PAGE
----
I hear the “its a slippery slope” argument quite regularly when it comes to my work around algorithmic observability, censorship, filtering, and deplatforming, as applied to platforms like Facebook, Twitter, Youtube, Instagram, and others. It is a common middle of the road way for usually white people to respond when you bring up the censorship, filtering, and deplatforming of the worst of the worst forms of speech you find online. Anytime you bring up any proposed solutions, or even just looking to tell a simple story about the problem, you’ll have waves of mainstream folks up in your timeline letting you know that this is a slippery slope.
Usually these conversation start out with a first amendment declaration. If Facebook or Twitter starts to filter, censor, or deplatform, we are violating people’s first amendment right to free speech. No, no we are not. Platforms are not government, and free speech doesn’t apply. Businesses can refuse the right to do business with folks, unless you start doing based upon religion, race, and other dimensions, you are probably on safe ground. Platforms do not have to uphold your right to free speech within their place of business. The first amendment applies to government, not the technology platforms that are increasingly becoming the public commons (YET).
Next, things alway go towards pointing out things being a slippery slope. Yes, yes, they are. But pointing out things are a slippery slope is a meaningless, lazy, armchair, obstructionist argument. Should conversations always occur on flat, firm ground? We never would climb any steep slope that might be slippery? Yes, one thing could lead to another, but if we actually have a constructive discussion about what is happening, maybe we can prevent anything else from sliding down the hill. Suppression of someone being racist, doesn’t always equally mean now sensible opinions around racial justice, or other challenges we face will be censored. Why pretend like these things are a given? It seems like you are preventing discussion and meaningful change with this line of questioning.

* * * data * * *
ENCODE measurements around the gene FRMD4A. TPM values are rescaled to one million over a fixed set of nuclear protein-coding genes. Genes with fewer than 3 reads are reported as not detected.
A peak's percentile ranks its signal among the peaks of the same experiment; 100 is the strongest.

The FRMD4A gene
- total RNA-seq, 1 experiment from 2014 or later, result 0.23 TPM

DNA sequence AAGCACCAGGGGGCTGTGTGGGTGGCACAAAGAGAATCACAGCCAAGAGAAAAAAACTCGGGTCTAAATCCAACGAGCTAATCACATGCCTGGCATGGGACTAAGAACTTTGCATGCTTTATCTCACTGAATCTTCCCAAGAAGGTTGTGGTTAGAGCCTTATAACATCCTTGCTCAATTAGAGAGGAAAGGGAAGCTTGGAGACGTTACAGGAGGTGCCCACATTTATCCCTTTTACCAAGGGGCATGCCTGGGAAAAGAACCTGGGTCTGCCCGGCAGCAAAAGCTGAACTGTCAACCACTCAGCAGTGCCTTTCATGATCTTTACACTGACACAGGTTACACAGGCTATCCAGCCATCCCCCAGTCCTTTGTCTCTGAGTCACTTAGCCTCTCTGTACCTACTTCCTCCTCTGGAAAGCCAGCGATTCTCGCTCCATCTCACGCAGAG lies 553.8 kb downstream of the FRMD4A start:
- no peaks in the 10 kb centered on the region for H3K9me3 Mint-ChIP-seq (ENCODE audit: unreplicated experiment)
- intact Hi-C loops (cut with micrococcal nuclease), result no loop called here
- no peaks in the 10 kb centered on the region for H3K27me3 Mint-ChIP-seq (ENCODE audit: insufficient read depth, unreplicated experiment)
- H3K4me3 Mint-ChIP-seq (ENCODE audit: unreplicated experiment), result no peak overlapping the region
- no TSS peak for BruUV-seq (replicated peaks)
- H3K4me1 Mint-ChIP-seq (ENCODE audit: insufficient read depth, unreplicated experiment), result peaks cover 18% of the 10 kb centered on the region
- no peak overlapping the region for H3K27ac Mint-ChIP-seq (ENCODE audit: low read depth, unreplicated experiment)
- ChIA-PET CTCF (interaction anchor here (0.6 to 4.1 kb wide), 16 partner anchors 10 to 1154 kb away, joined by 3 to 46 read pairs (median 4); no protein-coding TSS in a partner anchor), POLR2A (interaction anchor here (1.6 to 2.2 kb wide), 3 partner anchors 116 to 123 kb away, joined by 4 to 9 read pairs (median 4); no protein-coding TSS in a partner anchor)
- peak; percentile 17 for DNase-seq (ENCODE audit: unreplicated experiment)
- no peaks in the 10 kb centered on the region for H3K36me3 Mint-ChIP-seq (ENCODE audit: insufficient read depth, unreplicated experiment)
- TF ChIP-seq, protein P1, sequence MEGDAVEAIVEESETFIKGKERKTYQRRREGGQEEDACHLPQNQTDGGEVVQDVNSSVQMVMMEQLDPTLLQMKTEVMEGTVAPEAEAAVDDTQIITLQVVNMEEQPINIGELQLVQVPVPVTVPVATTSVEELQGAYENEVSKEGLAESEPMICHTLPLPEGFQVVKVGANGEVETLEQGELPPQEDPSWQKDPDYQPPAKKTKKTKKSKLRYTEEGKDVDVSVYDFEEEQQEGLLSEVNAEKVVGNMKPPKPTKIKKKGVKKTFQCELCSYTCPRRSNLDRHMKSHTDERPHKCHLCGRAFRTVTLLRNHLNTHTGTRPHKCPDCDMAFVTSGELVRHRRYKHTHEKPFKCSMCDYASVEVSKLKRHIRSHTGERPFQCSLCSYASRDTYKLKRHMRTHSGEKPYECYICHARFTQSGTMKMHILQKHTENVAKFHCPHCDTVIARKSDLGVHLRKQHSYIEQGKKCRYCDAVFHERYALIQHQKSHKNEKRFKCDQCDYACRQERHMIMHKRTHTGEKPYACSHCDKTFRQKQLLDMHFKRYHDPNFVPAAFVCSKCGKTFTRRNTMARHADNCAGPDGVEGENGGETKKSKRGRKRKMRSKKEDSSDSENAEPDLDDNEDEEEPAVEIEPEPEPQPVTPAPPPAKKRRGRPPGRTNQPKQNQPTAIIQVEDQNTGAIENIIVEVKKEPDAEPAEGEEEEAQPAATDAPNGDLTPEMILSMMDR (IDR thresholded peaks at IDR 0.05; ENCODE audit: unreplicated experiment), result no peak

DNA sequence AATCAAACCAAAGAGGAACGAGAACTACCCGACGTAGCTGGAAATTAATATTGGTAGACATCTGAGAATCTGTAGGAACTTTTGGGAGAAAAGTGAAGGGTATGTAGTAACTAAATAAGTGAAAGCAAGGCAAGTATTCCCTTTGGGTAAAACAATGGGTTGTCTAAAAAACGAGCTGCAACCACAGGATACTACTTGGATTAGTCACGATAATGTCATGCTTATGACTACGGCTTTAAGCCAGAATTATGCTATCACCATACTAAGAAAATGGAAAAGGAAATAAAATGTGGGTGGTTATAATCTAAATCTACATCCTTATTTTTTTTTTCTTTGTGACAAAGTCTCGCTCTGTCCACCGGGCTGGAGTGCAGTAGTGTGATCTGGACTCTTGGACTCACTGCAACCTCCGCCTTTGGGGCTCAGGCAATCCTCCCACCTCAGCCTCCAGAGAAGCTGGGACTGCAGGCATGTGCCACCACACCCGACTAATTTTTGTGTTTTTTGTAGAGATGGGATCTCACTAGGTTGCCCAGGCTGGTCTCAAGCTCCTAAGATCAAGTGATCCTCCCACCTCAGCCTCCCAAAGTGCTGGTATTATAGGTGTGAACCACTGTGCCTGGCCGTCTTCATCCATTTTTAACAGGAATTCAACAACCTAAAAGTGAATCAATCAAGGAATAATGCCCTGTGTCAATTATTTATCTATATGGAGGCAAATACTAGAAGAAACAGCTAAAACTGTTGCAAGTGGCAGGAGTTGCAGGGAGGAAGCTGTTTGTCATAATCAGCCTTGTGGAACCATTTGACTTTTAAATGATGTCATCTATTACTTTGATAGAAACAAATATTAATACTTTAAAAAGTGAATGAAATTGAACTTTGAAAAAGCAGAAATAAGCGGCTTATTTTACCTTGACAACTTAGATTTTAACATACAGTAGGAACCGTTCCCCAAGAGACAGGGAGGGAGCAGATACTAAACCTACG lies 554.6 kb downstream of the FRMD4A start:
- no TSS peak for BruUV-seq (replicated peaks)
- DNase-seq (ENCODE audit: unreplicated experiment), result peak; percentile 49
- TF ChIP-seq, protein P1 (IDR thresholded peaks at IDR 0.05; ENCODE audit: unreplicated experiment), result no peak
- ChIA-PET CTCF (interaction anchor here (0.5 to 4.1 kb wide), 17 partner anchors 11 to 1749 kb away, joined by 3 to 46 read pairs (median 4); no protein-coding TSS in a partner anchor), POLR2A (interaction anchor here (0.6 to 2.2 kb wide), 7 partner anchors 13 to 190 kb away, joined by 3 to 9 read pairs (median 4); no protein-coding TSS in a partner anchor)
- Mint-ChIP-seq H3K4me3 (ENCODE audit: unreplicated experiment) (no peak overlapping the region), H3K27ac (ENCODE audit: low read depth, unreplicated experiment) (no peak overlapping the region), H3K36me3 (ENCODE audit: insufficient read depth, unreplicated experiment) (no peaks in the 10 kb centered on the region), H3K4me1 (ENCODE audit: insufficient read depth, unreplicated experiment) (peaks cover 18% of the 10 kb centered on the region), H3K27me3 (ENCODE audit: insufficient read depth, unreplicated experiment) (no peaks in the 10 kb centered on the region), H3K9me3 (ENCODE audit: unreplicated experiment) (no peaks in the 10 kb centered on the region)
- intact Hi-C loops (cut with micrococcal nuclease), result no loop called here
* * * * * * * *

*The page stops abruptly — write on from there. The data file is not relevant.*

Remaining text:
I find the slippery slope argument tends to exist as a defense mechanism from those who stand to benefit from racism, sexism, and these systemic illnesses existing. At least, having been programmed to defend this line, because of the communities they live in. I’ve seen people of color, and women defend this line, and get in the way of meaningful discussion and change, because their own survival in their communities depends on publicly performing in this way. These people rarely ever pull a slippery slope in other sides of the slippery slopes that occur around social justice issues. Change is too uncomfortable, they’d rather keep things as they are, and stick to defending the slopes that will impact them the most.
I think about all the slippery slopes I’ve had to walk to get where I’m at. To see the change I’ve wanted to see in the world. I’m perfectly willing to navigate a slippery slope or two to better understand the landscape, and see where the lines actually are. I’m willing to go up and down the mountain, and traverse side to side in even dangerous conditions, if it means a better understanding of where I would like to live. Politics and social justice issues rarely are worked out on flat ground, and I’m more than willing to strap on the proper equipment to make sure I can safely have discussions around privacy, security, surveillance, censorship, filtering, deplatforming, and observability at the platform level. If you aren’t, I’m guessing that you are part of the problem, I perceive you as being in the way.